Can Digital Health Help Fight the Mental Health Crisis?


In the aftermath of the Florida shooting, the United States found its focus trained on the mental health crisis that plagues the country. Counted among conditions commonly referred to as requiring ‘complex care’, mental illness presents itself with other problems such as substance use disorder (SUD) and chronic pain in over 50% of cases. The complex and chronic nature of these needs presents various issues in the current treatment landscape, which digital care can both improve and augment.

But first, a closer look at the problem.

Prevalence of Mental Illness

Roughly 18 percent or 43.4 million adults in the United States suffer from some form of mental illness, including mental, behavioral, or emotional disorders, but excluding developmental and substance use disorders. They occur in over a fifth of adults aged 18 to 49 and were found to be more prevalent among women than men. Phobias and major depression are the most commonly occurring mental illnesses among adults, while ADHD is the most common among children.

In the early 2000s, over half of those incarcerated in state and local prisons was diagnosed with a mental health problem within a year. Additionally, serious mental illness, substance abuse, or both, may affect up to half of the adults in homeless shelters.

Mental health is among the leading causes of disease burden in the U.S. Among comparable countries, the U.S. also has the highest rate of death from mental health.

Current Levels of Access to Care

Even given this, about 35 percent of adults with serious mental illness are not receiving mental health treatment. One in five Americans report that they or a family member did not receive needed mental health services. In addition, with time, fewer adults experiencing serious psychological distress are seeing or speaking with a mental health professional.

What is preventing people who need care from accessing it?

Barriers to Care and the Role of Digital Technology

At the turn of the century, a staggering 60% of patients with psychiatric disorders were receiving no treatment. Surveys indicate that lack of clinical time and that of means to ensure that medications and visits are being continued are contributing factors here.

Digital care technology, by means of offering treatment and coaching through mobile devices and measuring outcomes via wearables, addresses a number of these concerns that are present in the current mental health treatment landscape.

Barrier #1: Challenges in Preventative Care  

Mental illness by its nature is complex, in that multiple conditions often present themselves simultaneously in an individual (e.g. depression and anxiety) and patients are often part of multiple systems (e.g. the child welfare system and the juvenile justice system). This means that, over time, they have to move between providers to receive adequate care, which then disrupts the continuity of care.

Digital care enables access to complete patient records and disease history through any device. It addresses the issue of disparate data sources through increased collaboration between payers, providers, patients, and caregivers.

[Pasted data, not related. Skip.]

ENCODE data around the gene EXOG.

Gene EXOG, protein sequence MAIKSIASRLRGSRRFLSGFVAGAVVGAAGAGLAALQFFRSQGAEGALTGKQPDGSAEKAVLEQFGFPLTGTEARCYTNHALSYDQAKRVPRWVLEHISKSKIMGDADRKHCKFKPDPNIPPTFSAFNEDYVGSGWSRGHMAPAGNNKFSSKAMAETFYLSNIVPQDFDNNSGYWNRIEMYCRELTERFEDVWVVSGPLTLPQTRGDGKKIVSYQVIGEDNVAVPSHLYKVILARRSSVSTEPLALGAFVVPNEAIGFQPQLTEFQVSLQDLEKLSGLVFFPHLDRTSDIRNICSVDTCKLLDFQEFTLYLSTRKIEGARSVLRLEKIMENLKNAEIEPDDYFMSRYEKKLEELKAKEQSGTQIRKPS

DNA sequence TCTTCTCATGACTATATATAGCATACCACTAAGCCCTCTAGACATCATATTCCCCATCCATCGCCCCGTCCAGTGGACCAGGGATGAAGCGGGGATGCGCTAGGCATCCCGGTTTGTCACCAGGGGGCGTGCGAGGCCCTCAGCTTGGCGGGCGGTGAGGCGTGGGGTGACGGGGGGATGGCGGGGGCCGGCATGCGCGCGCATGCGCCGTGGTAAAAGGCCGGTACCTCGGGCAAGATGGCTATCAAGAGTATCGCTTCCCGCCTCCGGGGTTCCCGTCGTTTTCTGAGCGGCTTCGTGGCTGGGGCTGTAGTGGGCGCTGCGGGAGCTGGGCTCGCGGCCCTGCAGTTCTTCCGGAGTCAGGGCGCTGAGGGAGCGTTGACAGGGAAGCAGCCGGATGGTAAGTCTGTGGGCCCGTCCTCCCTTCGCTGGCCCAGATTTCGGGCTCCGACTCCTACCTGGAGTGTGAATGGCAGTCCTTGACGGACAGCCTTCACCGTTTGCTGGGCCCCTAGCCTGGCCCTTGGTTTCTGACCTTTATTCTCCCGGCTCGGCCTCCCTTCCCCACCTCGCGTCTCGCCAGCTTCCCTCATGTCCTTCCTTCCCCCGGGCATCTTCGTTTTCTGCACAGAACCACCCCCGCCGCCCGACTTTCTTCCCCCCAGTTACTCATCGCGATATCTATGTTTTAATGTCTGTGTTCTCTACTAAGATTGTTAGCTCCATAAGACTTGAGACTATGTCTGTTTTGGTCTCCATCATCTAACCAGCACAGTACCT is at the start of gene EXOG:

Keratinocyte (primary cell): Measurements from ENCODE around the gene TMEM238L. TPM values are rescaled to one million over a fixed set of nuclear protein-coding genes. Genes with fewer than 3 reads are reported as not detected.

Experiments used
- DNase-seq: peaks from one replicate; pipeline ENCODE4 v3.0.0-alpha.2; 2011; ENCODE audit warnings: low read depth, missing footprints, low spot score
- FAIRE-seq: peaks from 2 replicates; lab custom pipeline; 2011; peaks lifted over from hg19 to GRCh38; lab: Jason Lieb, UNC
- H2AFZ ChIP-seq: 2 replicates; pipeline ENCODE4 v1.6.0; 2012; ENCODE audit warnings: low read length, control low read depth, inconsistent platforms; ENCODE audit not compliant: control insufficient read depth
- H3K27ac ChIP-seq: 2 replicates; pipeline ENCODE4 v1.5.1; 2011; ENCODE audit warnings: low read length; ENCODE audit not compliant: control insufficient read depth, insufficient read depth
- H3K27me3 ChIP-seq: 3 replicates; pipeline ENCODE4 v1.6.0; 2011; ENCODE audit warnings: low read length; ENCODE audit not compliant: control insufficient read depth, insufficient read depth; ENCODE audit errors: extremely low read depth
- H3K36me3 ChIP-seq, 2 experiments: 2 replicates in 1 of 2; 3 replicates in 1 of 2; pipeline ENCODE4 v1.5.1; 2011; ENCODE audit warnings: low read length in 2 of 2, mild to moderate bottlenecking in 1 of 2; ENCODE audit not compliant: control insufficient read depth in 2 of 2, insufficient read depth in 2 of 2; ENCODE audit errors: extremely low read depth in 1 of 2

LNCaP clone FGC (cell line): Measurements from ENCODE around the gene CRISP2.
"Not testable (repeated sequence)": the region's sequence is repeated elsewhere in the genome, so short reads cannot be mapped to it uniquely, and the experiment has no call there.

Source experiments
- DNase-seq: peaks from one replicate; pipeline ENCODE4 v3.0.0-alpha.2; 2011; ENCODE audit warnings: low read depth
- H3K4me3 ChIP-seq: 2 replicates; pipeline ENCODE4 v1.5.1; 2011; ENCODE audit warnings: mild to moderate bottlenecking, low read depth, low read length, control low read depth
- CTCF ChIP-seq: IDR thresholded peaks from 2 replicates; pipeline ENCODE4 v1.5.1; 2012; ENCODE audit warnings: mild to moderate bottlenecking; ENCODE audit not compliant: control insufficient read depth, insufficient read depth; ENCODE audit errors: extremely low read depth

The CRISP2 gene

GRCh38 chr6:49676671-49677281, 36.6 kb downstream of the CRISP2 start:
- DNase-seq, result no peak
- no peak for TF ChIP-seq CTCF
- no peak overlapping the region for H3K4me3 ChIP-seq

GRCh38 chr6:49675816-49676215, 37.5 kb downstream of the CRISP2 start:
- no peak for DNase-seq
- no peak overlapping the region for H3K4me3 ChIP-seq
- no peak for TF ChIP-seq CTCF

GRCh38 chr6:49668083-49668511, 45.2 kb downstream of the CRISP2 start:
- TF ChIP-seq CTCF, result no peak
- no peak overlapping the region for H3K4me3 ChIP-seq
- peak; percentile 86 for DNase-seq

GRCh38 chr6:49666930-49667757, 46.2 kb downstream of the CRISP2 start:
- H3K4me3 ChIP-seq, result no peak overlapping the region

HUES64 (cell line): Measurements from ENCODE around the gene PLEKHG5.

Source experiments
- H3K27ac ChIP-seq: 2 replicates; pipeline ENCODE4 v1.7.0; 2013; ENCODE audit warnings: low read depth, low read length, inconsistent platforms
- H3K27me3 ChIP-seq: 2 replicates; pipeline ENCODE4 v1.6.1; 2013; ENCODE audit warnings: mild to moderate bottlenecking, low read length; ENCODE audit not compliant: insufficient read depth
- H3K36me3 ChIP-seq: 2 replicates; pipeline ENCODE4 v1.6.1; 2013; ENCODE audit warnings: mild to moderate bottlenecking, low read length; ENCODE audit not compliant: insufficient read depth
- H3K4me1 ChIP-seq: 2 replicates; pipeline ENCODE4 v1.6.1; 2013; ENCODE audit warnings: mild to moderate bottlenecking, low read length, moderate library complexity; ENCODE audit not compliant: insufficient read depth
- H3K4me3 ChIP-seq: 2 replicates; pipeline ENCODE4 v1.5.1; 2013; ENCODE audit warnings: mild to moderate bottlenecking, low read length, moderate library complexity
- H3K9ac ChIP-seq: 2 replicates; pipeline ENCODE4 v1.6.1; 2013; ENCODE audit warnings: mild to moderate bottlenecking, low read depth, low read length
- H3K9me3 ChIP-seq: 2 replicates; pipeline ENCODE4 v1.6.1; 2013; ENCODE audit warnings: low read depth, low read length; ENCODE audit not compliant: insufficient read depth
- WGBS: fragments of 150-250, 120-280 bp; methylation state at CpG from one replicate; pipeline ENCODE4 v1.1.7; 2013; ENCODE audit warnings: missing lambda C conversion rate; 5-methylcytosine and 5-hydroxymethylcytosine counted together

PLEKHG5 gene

Barrier #2: Cost of Care

Thirteen percent of those reporting foregoing mental health care said they could not afford the cost, making cost the most commonly reported barrier to using mental health services. Additionally, around 12% of those who report foregoing mental health care do so because their insurance wouldn’t cover it. Episodic care can be expensive and multiple visits add up.

Real-time monitoring ensures care can be provided when and where it is required. This, in turn, reduces the need for expensive episodic care, thus reducing costs to individuals by not requiring multiple--potentially lengthy--visits to a clinician or care provider. 

Telehealth and remote mobile care services further reduce costs for remote populations such as individuals in rural and far-flung parts of the country.

Barrier #3: Lack of Clinical Resources

Another major obstacle is the lack of mental health professionals and treatment centers to meet the needs of millions of Americans. By providing more clinical time in a flexible manner, telehealth enables care extension to remote populations. By automating data collection, it also reduces the paperwork providers have to do, thereby allowing them to spend more clinical time with the patients who need it most. Prioritization of care delivery is further enabled by capturing each patient’s need quickly.

Barrier #4: Challenges in Preventative Care

Digital technology enables preventative care. Intelligent alerts from data collected through mobile devices and wearables notify the care team about the potential need for an intervention. This information is then used to identify patients who may need intensive care or to intervene in a timely manner before an adverse event occurs.

Thus, by removing the constraints that stand in the way of delivering care and allowing to move beyond paper-based documentation that restricts the transfer of information between providers, digital care takes the mental health system in the country to the next level of integration, personalization, flexibility and, ultimately, effectiveness.

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